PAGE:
Most of all, pick a tortoise species you are passionate about. Choose what you love!!! Caring for tortoises you love and adore will bring you so much more joy than a species you merely like. Make your choice based on your passion, not on the price of the tortoise. The purchase price, even if higher, is only a tiny part of the future care costs. Over the years, you will end up paying so much more for the enclosures, heaters, basking bulbs, UVB bulbs, daily food, medical care, and so on.

Use common sense

There's a lot of conflicting tortoise care info in tortoise books and especially on the web. Often you will not find only one correct answer, but many possible right answers. Nobody has all the right answers for you because everyone's circumstances are different.

Don't limit your research to one reference only, but read as many sources as possible. For example, you can read both US and European books and forums to get a wider view on the topics you are researching. Then decide what's safe and correct for your tortoise in your specific situation.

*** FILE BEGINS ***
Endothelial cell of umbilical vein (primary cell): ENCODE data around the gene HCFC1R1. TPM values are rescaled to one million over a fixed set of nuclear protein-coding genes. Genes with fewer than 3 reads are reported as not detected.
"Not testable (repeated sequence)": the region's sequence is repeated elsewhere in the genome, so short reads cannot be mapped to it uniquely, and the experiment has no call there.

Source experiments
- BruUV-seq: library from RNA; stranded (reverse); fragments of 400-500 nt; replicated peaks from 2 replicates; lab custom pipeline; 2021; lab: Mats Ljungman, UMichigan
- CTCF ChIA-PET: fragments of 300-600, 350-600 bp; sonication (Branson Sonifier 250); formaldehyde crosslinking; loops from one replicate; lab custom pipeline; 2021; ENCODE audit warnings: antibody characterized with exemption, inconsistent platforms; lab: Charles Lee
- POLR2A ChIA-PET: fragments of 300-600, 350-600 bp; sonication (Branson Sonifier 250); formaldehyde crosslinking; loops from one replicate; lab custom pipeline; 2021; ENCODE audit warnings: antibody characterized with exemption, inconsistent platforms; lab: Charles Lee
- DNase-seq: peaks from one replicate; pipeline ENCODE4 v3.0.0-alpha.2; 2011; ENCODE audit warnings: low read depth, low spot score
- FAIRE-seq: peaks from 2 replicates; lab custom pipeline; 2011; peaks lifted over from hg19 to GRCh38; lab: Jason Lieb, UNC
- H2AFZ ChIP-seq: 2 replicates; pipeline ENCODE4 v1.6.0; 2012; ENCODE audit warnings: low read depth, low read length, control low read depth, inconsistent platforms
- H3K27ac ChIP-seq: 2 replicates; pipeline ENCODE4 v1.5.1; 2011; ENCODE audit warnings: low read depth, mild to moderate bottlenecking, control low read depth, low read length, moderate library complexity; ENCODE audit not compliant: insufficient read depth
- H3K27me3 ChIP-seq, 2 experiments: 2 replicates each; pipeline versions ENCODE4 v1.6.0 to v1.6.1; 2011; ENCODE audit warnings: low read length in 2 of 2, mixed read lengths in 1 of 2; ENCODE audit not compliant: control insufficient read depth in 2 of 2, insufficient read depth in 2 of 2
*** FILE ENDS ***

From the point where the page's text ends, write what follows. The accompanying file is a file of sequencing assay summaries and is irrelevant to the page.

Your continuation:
If you follow online tortoise discussion groups and forums, be cautious of the "group mentality" or "herd mentality." This is common in forums and the "accepted" tortoise care practices vary from group to group. Sometimes, it becomes the "group way or no way."

Use common sense and create your own personalized care plan while ensuring the correct temperature, humidity, and diet for your species. Observe your tortoise and adjust your habitat and care as needed.

Sri Lankan star tortoise

An Indian star tortoise, Sri Lankan type, enjoying a sunny day outdoors.

New tortoise

Do set up the indoor enclosure before bringing your new tortoise home. This way everything will be ready when he comes, and you can sit back and enjoy watching your newest family member explore his new place. Or not... Many tortoises are shy and cautious in new surroundings and keep on hiding for a while. Others may be overactive for a day or two pacing the enclosure and trying to climb the walls in a desperately attempt to get out.